Saturday, Dec.6th, 11-3pm
Creating my five delicious, all natural tomato sauces has been a great journey. It all started with my personal recipe that is made in small batches and gently cooked. The result is a fresh tasting sauce with the perfect balance of acidity and natural sweetness. There are no additives or preservatives and I’ve reduced the salt as much as possible, so be sure to use them within seven days of opening and store in the fridge.
Sunday, Dec.7th, 1-5pm
The King George Christmas pudding is a luscious holiday dessert laden with 12 different fruits and peels. Locally-made, a wonderful ending to any celebration. Just re-heat and serve.
December is here! In the coming weeks we’ll be sharing some delicious holiday recipes from Top Chef Canada champ René Rodriguez. We start off with this unique approach to turkey breast. Rodriguez grew up in Mexico and is heavily influenced by that cuisine and that of his beloved Spain. See what those influences bring to a simple piece of poultry. Continue »
Making your own homemade stock is just about the easiest thing you can do in the kitchen, and it is so good, once you get into the habit of making your own it is doubtful you will purchase a pre-made, name brand variety. Prepared vegetarian stocks are also often very high in sodium, to make up for a lack of true flavor. Making your own, flavourful broth will greatly cut down on the amount of salt needed.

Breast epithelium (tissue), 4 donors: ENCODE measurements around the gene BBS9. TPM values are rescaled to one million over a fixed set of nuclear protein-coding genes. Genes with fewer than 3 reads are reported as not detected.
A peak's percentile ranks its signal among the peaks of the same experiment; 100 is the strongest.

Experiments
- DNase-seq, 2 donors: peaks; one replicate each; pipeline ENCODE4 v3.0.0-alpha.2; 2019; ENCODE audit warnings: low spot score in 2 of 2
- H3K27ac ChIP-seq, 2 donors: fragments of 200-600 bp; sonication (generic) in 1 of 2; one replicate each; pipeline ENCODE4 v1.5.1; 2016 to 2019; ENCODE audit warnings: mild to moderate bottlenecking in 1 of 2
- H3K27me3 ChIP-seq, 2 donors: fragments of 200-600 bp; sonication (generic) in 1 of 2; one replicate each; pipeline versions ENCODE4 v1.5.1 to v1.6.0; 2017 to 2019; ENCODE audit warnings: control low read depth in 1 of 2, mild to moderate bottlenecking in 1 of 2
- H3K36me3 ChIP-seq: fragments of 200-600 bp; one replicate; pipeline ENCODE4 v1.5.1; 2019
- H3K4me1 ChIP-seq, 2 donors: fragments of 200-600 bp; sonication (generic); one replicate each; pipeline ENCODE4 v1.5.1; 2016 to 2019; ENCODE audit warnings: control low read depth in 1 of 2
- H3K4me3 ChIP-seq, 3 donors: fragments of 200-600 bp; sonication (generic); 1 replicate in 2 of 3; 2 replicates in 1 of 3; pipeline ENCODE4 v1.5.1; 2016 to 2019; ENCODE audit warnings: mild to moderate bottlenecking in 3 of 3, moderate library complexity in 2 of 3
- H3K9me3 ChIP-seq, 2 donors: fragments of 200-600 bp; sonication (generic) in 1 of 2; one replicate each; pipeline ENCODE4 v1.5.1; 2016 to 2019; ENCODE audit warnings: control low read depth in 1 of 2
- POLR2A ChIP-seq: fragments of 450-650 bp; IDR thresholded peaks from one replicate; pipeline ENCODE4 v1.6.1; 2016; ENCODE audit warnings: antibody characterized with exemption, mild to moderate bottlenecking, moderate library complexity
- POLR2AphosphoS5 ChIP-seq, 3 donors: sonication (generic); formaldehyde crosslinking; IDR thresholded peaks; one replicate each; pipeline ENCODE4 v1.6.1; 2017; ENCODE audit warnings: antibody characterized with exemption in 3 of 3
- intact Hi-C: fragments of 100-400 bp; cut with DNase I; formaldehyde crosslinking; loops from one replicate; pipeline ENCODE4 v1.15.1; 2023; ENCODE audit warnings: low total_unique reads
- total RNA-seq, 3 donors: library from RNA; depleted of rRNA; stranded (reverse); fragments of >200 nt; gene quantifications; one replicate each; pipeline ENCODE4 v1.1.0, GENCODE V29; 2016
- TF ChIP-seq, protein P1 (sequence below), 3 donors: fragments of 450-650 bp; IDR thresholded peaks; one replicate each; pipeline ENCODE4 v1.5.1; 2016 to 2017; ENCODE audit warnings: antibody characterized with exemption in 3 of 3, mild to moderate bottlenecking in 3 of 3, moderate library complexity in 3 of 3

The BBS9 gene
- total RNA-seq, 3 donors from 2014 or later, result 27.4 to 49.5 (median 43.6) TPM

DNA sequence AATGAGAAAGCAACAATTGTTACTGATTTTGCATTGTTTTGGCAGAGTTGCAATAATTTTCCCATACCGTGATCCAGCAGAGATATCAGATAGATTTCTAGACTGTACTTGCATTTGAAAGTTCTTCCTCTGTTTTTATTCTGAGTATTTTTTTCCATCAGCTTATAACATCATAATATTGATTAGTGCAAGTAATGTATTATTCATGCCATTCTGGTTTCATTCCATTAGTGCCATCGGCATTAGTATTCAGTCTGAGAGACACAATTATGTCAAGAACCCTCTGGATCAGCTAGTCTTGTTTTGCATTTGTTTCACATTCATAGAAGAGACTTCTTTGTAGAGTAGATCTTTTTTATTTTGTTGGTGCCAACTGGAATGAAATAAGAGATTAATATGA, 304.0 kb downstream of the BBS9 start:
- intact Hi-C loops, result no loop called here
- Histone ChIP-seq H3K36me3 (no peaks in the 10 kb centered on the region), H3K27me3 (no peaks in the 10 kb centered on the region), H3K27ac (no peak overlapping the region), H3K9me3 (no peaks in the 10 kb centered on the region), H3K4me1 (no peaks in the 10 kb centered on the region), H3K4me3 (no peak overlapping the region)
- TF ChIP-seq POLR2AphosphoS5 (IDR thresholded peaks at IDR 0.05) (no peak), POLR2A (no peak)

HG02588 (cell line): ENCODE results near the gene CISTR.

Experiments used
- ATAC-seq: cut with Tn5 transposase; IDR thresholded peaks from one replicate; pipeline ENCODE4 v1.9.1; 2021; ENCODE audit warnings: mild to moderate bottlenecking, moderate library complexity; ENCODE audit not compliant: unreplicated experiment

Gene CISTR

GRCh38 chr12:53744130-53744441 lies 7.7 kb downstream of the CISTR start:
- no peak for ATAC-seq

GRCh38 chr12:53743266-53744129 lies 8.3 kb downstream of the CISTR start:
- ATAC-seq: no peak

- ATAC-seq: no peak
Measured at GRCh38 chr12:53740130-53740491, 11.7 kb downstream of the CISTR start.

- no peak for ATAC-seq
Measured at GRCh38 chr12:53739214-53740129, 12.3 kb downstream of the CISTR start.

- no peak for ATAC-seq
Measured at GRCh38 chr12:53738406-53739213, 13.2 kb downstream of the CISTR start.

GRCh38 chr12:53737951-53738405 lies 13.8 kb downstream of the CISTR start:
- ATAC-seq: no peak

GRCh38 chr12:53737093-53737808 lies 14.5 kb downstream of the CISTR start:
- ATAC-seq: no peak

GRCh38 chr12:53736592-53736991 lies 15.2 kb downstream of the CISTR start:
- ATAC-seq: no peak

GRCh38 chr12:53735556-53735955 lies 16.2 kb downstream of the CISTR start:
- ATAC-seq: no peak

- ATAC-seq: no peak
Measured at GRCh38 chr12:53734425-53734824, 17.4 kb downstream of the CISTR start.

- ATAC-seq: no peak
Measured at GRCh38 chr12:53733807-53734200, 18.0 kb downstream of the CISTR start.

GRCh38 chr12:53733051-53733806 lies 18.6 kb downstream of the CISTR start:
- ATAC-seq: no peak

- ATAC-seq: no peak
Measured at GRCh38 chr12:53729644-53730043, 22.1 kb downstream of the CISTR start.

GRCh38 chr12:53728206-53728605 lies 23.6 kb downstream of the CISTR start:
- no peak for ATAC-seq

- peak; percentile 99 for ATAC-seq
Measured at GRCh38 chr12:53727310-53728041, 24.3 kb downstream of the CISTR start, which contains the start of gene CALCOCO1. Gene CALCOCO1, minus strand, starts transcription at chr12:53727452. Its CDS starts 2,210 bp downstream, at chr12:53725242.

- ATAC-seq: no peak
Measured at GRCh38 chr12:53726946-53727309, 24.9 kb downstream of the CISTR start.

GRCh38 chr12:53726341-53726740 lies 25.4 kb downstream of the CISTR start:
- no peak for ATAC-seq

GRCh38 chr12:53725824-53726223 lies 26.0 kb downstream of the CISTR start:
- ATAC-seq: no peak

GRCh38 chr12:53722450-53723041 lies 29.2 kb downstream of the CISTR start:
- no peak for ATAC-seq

We love soup, and whenever we make up a batch we use our own stock; chicken for chicken soup, of course, and beef stock for Scotch broth and French onion soup, and whenever possible we like to use a fragrant, hearty vegetable stock. It is incredibly healthy, economical, it allows us to satisfy our vegetarian and vegan friends, and reduces our dependence on the animal kingdom for at least a meal or two. Furthermore veggie stock is chock full of water soluble vitamins like vitamin C and thiamine, and is devoid of animal fats that are typically high in calories.
Buckwheat has been part of the human diet as far back as the seventh millennium B.C., when it was grown in South Asia. From there it made its way to central Asia, Russia, Eastern Europe and Japan. Of all the crops that are cultivated, buckwheat grows at the highest elevations, having been grown in the plateaus of China and Tibet at altitudes unsuitable for rice, wheat or other grasses. Indeed, Buckwheat isn’t even a grass, it is heartier and more closely related to rhubarb, and the little nut that we eat is not a grain, it is an achene-the plant’s fruit that contains its seed.
Fall is pulling up its roots and skipping town, and leaving in its wake a bounty of unclaimed gifts; there is still a cornucopia of grapes, rosehips, crabapples, herbs and fruit waiting to be canned and pickled. Many of us hate to see produce -especially produce that we have grown ourselves- go to waste, and thoughts at this time of year turn to ingenious ways of preserving this windfall. For first time canners, the prospect of making jams or jellies can be daunting.